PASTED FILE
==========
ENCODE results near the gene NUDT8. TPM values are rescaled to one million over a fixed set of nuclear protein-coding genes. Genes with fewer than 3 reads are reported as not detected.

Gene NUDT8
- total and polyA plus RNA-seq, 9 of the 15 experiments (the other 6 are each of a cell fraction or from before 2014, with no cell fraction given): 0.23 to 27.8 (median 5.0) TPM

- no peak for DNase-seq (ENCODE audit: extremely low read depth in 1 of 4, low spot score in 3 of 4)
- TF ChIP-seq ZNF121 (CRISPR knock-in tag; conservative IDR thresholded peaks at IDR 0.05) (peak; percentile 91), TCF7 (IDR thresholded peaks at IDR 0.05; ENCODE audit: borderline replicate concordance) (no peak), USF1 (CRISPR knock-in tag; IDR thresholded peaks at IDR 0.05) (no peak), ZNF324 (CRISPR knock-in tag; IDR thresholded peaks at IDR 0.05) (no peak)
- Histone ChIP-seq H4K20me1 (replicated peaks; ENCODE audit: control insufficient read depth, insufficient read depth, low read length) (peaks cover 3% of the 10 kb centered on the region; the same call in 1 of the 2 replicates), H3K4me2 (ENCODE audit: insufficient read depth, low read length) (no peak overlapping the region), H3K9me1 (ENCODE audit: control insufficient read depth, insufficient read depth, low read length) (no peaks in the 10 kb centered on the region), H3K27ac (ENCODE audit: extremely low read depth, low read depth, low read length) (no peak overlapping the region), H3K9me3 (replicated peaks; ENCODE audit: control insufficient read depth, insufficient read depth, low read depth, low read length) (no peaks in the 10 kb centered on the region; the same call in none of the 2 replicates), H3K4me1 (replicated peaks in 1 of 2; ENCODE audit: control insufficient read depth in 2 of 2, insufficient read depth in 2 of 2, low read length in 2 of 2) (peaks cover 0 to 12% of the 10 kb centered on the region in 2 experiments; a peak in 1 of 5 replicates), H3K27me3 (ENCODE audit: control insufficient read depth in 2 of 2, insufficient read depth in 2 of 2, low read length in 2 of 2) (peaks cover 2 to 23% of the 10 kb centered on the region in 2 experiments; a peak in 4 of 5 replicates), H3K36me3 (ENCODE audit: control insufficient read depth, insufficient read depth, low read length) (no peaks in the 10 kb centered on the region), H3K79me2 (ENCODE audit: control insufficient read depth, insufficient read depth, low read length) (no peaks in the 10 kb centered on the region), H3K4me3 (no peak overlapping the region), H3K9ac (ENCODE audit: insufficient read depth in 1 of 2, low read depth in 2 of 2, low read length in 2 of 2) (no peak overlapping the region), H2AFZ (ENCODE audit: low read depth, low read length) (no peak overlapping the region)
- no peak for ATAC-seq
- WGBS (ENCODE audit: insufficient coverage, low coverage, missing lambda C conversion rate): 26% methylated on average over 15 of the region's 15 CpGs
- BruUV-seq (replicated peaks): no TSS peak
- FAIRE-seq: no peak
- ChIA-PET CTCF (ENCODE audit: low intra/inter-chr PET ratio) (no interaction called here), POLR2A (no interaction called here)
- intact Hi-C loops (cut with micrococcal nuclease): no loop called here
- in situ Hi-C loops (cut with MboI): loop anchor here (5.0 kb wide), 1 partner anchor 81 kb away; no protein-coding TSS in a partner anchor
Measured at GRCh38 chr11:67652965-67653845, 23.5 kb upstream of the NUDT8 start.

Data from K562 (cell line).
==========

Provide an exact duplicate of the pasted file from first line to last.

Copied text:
ENCODE results near the gene NUDT8. TPM values are rescaled to one million over a fixed set of nuclear protein-coding genes. Genes with fewer than 3 reads are reported as not detected.

Gene NUDT8
- total and polyA plus RNA-seq, 9 of the 15 experiments (the other 6 are each of a cell fraction or from before 2014, with no cell fraction given): 0.23 to 27.8 (median 5.0) TPM

- no peak for DNase-seq (ENCODE audit: extremely low read depth in 1 of 4, low spot score in 3 of 4)
- TF ChIP-seq ZNF121 (CRISPR knock-in tag; conservative IDR thresholded peaks at IDR 0.05) (peak; percentile 91), TCF7 (IDR thresholded peaks at IDR 0.05; ENCODE audit: borderline replicate concordance) (no peak), USF1 (CRISPR knock-in tag; IDR thresholded peaks at IDR 0.05) (no peak), ZNF324 (CRISPR knock-in tag; IDR thresholded peaks at IDR 0.05) (no peak)
- Histone ChIP-seq H4K20me1 (replicated peaks; ENCODE audit: control insufficient read depth, insufficient read depth, low read length) (peaks cover 3% of the 10 kb centered on the region; the same call in 1 of the 2 replicates), H3K4me2 (ENCODE audit: insufficient read depth, low read length) (no peak overlapping the region), H3K9me1 (ENCODE audit: control insufficient read depth, insufficient read depth, low read length) (no peaks in the 10 kb centered on the region), H3K27ac (ENCODE audit: extremely low read depth, low read depth, low read length) (no peak overlapping the region), H3K9me3 (replicated peaks; ENCODE audit: control insufficient read depth, insufficient read depth, low read depth, low read length) (no peaks in the 10 kb centered on the region; the same call in none of the 2 replicates), H3K4me1 (replicated peaks in 1 of 2; ENCODE audit: control insufficient read depth in 2 of 2, insufficient read depth in 2 of 2, low read length in 2 of 2) (peaks cover 0 to 12% of the 10 kb centered on the region in 2 experiments; a peak in 1 of 5 replicates), H3K27me3 (ENCODE audit: control insufficient read depth in 2 of 2, insufficient read depth in 2 of 2, low read length in 2 of 2) (peaks cover 2 to 23% of the 10 kb centered on the region in 2 experiments; a peak in 4 of 5 replicates), H3K36me3 (ENCODE audit: control insufficient read depth, insufficient read depth, low read length) (no peaks in the 10 kb centered on the region), H3K79me2 (ENCODE audit: control insufficient read depth, insufficient read depth, low read length) (no peaks in the 10 kb centered on the region), H3K4me3 (no peak overlapping the region), H3K9ac (ENCODE audit: insufficient read depth in 1 of 2, low read depth in 2 of 2, low read length in 2 of 2) (no peak overlapping the region), H2AFZ (ENCODE audit: low read depth, low read length) (no peak overlapping the region)
- no peak for ATAC-seq
- WGBS (ENCODE audit: insufficient coverage, low coverage, missing lambda C conversion rate): 26% methylated on average over 15 of the region's 15 CpGs
- BruUV-seq (replicated peaks): no TSS peak
- FAIRE-seq: no peak
- ChIA-PET CTCF (ENCODE audit: low intra/inter-chr PET ratio) (no interaction called here), POLR2A (no interaction called here)
- intact Hi-C loops (cut with micrococcal nuclease): no loop called here
- in situ Hi-C loops (cut with MboI): loop anchor here (5.0 kb wide), 1 partner anchor 81 kb away; no protein-coding TSS in a partner anchor
Measured at GRCh38 chr11:67652965-67653845, 23.5 kb upstream of the NUDT8 start.

Data from K562 (cell line).